I screamed when I caught a sight of a three day old baby on my phone. This boy was so big, I thought he had been born since April, not this June. He had a full head of hair and chubby, rosy cheeks.
“Are you sure you just had this baby, or you have had him since April.” I asked the new mom, Jola. She sent me a laughing emoji and confirmed that she just had him days ago.
I proceeded to ask if it was a vaginal birth, or through C-section, and she told me it was a section as, first of all he was breech, and then he was big. So she had a c-section; her second in two years.
You would have felt sorry for Jola, while she was pregnan. She was huge and she had rashes all over her body. She was always feeling hot, and lived in tank tops towards the end of her pregnancy.
At a time, it was even speculated she was expecting twins, because her bump was just huge.
When I visited Abidemi, who had her baby last year in the hospital, she told me how she had known the difference between her baby and a set of twins, who had been born same day as her baby.
“I carried one of the twins, and I immediately felt the difference. That was when I knew my baby was really big, so the days I spent in the hospital waiting for her to show up were really worth it.”
Her husband chipped in, “When I warned you off all the chocolate and sweets, you wouldn’t listen! Now, we can all see the result of all the shortbread you have been eating.”
In response, Abidemi told him how he should be grateful they had a big baby, at least there would be no accidents involving baby, just because someone didn’t know a baby was there.
Some people have big babies naturally. My neighbour is one of those blessed women and her bump isn’t always that big, but the babies always happen on the scene looking like three month old babies, and they just grow bigger as the months roll by.
Apart from women who naturally have big babies, there are certain conditions during pregnancy which can result in big babies, and we will be discussing them further down this article:
Some years back, a still TTC mom told me how she was going to “drill” her son, because she knew he was going to be big (she was tall, not so slim and her husband is also on the big side). Long story short, she’s still waiting for that big baby and I pray that baby comes soon, however God wants it to come to them.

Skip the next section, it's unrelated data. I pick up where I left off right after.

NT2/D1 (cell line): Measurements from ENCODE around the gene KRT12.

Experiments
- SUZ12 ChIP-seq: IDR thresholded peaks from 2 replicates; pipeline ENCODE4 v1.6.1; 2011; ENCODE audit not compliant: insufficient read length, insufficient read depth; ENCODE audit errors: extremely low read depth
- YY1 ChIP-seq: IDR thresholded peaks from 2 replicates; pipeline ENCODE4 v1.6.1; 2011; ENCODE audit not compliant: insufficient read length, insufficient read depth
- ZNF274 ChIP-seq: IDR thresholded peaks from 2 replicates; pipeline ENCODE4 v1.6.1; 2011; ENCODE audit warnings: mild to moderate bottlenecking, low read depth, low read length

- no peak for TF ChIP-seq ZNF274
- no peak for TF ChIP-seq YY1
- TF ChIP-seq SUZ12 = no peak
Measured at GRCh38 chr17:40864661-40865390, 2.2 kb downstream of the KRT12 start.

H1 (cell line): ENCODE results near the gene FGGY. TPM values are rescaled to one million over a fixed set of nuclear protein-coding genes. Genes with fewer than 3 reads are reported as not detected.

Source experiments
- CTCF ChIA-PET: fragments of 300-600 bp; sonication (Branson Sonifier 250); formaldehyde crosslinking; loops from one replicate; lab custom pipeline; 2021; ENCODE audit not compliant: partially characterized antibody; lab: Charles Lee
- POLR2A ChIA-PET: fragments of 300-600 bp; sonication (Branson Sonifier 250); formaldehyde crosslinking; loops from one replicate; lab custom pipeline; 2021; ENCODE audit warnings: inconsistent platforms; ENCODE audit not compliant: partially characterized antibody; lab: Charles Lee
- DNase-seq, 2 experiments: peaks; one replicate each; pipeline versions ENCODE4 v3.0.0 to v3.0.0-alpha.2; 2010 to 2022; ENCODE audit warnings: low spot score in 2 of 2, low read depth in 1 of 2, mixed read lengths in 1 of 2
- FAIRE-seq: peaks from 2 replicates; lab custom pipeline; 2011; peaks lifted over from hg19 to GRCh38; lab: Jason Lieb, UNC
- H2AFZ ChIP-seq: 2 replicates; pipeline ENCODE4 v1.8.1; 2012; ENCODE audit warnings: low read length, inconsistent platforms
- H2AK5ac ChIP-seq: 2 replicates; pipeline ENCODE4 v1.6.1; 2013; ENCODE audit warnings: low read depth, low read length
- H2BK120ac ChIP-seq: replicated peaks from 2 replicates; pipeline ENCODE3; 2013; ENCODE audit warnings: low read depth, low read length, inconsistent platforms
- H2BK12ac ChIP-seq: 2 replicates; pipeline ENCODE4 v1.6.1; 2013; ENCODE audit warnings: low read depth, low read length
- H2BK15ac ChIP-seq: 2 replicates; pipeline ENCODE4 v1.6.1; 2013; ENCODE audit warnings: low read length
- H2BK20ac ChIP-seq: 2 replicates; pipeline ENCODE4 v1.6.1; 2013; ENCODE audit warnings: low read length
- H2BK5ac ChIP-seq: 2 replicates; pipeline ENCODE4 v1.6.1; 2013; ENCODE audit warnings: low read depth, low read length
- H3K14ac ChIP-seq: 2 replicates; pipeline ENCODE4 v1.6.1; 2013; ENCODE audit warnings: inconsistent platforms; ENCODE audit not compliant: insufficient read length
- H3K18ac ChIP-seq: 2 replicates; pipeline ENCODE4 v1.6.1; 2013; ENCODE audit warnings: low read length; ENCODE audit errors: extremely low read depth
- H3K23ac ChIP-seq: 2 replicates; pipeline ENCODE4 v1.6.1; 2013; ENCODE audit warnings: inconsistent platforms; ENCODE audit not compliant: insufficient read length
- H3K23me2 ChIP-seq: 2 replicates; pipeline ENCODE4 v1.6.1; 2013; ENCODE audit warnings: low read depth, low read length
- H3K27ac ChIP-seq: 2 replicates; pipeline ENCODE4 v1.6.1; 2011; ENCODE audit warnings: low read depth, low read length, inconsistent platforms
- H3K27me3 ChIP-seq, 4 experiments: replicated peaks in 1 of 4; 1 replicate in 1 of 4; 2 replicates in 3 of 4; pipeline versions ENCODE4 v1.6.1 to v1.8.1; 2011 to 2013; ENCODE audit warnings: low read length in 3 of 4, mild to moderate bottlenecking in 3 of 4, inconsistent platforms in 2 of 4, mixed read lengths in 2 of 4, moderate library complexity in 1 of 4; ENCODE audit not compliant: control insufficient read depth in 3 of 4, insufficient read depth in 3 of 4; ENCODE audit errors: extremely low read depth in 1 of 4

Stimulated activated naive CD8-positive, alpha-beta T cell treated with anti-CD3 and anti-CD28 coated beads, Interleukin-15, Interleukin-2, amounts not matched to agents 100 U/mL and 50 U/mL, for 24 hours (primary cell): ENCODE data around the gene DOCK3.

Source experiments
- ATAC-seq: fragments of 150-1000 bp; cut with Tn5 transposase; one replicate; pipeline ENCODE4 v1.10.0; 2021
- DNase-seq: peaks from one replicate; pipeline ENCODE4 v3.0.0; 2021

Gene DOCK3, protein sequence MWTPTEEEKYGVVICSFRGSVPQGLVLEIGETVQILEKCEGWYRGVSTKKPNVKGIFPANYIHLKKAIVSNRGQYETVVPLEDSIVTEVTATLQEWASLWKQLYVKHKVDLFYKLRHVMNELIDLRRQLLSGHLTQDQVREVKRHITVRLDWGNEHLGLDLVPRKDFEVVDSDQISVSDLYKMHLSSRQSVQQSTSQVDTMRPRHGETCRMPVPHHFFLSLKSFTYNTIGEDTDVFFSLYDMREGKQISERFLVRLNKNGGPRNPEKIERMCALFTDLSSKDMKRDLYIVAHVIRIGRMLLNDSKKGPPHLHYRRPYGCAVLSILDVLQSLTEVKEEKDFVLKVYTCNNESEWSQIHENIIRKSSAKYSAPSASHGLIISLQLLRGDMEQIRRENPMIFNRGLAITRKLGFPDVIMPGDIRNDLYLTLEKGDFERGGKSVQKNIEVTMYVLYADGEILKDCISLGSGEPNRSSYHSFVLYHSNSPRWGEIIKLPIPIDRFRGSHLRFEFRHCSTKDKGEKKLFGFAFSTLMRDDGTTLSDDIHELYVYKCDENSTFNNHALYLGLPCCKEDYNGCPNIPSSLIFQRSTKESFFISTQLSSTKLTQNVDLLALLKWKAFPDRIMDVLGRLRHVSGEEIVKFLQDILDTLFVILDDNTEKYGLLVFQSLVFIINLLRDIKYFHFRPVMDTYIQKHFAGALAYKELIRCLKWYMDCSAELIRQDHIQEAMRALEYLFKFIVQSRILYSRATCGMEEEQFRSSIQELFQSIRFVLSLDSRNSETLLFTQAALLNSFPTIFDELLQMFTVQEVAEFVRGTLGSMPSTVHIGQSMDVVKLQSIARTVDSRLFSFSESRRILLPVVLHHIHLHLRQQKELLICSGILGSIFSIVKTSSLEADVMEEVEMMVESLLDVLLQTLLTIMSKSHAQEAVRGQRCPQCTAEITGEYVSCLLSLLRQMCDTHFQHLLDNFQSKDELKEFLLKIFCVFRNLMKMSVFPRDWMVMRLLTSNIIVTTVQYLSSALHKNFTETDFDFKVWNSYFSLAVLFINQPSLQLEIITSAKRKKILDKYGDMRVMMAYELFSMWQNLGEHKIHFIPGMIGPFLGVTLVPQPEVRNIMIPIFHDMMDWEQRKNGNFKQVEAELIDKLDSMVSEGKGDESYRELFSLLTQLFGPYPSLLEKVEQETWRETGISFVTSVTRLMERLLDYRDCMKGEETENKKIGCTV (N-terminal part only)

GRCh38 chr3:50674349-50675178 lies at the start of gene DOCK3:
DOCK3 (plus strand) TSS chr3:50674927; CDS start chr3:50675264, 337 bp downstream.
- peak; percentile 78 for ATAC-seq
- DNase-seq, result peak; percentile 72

Genes from both father and mother have an impact on the size of the baby.
You don’t have to eat for two just because another human being is inside you, because the foetus you are carrying is not an adult and is just a tiny being. Based on the activity level and build, most females need about 1,400 to 2,200 calories on a daily basis. So, keep a check on your diet so as to avoid gaining weight more than necessary. Also, exercise regularly.
Blood sugar levels affect the baby size:
Women who have a higher BMI are believed to have a higher level of sugar in their blood. This is one major factor which determines the size of the baby. The sugar levels in the blood increase the production of insulin. This works as a growth hormone.
The risk of a big baby for Type 2 or gestational diabetes is majorly associated with higher blood sugar levels. When a woman begins her pregnancy at a healthy BMI, eats a healthy whole food diet and remains active throughout the pregnancy, her risk of acquiring gestational diabetes is massively reduced. So, make healthy choices and be assured that the risk of the larger baby will be reduced.
Women with Type 1 diabetes are at a higher risk of having a larger baby. However, when you work closely with your maternal fetal medicine doctor, or an endocrinologist, you can ensure that you and your baby remain healthy.
It should be noted that pregnancy isn’t the time to try fad diets or attempt to lose weight. It is a great time to try lifestyle changes though!
Even if your BMI stays the same throughout pregnancy, a good diet and exercise can greatly reduce your risk of gestational diabetes and having a large baby.
Mothers who plan a baby post 35 usually have a larger baby. This is usually because of the medical conditions that become more prominent as you age. Teens, on the other hand, are at a risk of having a smaller baby.
Older mothers are more likely to have large babies, the researchers said in the British Journal of Obstetrics and Gynaecology.
The risk of a large baby went from 3 percent in the very youngest women, to about 6 percent in 30-to-35-year-olds, to roughly 10 percent in moms over 40.
For the very youngest mothers, the link between age and the risk of delivering a small baby was mostly due to social factors (such as ethnicity, education level, and how many times a woman had given birth before) and lifestyle factors (such as such as diet, smoking and alcohol use).
Interestingly, none of the factors above could explain why the risk of having a large baby went up in older women.
Gestational age at birth
The majority of weight gain occurs during the third trimester, especially during the last four weeks prior to delivery.
During the last month, weight gains of as much as one half pound per week are possible. Therefore, the time of delivery definitely has an impact on birth weight.
Big baby, small baby, a healthy baby trumps them all in the end.
Cheers to healthy babies.
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1. NIDDK Image Library